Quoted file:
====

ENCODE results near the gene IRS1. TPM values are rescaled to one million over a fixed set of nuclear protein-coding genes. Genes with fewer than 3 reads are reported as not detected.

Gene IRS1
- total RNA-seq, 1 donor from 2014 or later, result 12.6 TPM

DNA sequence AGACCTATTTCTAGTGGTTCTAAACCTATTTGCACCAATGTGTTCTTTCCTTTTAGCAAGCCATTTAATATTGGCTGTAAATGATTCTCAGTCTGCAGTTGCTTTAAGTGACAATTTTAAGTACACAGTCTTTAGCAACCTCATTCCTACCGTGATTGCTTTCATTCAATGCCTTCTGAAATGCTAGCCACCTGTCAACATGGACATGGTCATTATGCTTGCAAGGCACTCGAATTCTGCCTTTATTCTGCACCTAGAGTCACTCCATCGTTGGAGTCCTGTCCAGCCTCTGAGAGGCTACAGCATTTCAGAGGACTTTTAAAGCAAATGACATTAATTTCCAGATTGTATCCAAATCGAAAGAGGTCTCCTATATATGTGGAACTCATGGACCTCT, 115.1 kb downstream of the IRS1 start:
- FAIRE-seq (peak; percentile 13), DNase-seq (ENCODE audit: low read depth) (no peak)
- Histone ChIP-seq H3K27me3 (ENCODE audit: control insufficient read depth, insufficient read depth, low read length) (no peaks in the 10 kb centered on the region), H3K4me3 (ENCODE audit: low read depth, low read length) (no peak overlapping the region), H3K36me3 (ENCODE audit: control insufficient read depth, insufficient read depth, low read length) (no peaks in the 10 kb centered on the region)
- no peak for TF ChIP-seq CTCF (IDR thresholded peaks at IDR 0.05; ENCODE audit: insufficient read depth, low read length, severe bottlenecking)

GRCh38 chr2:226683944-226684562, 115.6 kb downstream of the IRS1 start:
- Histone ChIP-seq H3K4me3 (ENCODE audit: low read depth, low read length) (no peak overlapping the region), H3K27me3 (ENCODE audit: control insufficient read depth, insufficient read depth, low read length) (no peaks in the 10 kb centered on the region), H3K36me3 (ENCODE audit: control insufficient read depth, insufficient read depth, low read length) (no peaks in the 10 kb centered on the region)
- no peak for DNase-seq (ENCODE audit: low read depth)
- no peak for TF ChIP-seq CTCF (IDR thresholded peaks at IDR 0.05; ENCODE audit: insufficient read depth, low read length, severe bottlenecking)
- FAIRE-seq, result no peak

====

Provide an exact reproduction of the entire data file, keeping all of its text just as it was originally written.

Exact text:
ENCODE results near the gene IRS1. TPM values are rescaled to one million over a fixed set of nuclear protein-coding genes. Genes with fewer than 3 reads are reported as not detected.

Gene IRS1
- total RNA-seq, 1 donor from 2014 or later, result 12.6 TPM

DNA sequence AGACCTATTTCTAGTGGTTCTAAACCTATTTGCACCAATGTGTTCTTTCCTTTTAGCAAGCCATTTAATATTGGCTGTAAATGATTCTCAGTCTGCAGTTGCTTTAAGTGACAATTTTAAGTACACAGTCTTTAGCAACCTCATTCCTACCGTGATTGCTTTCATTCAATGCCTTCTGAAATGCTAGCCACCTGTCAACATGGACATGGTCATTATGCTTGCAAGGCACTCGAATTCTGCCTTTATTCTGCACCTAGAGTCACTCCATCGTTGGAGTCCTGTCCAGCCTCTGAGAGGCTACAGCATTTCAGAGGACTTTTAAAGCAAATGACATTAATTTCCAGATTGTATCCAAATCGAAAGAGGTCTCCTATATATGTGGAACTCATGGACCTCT, 115.1 kb downstream of the IRS1 start:
- FAIRE-seq (peak; percentile 13), DNase-seq (ENCODE audit: low read depth) (no peak)
- Histone ChIP-seq H3K27me3 (ENCODE audit: control insufficient read depth, insufficient read depth, low read length) (no peaks in the 10 kb centered on the region), H3K4me3 (ENCODE audit: low read depth, low read length) (no peak overlapping the region), H3K36me3 (ENCODE audit: control insufficient read depth, insufficient read depth, low read length) (no peaks in the 10 kb centered on the region)
- no peak for TF ChIP-seq CTCF (IDR thresholded peaks at IDR 0.05; ENCODE audit: insufficient read depth, low read length, severe bottlenecking)

GRCh38 chr2:226683944-226684562, 115.6 kb downstream of the IRS1 start:
- Histone ChIP-seq H3K4me3 (ENCODE audit: low read depth, low read length) (no peak overlapping the region), H3K27me3 (ENCODE audit: control insufficient read depth, insufficient read depth, low read length) (no peaks in the 10 kb centered on the region), H3K36me3 (ENCODE audit: control insufficient read depth, insufficient read depth, low read length) (no peaks in the 10 kb centered on the region)
- no peak for DNase-seq (ENCODE audit: low read depth)
- no peak for TF ChIP-seq CTCF (IDR thresholded peaks at IDR 0.05; ENCODE audit: insufficient read depth, low read length, severe bottlenecking)
- FAIRE-seq, result no peak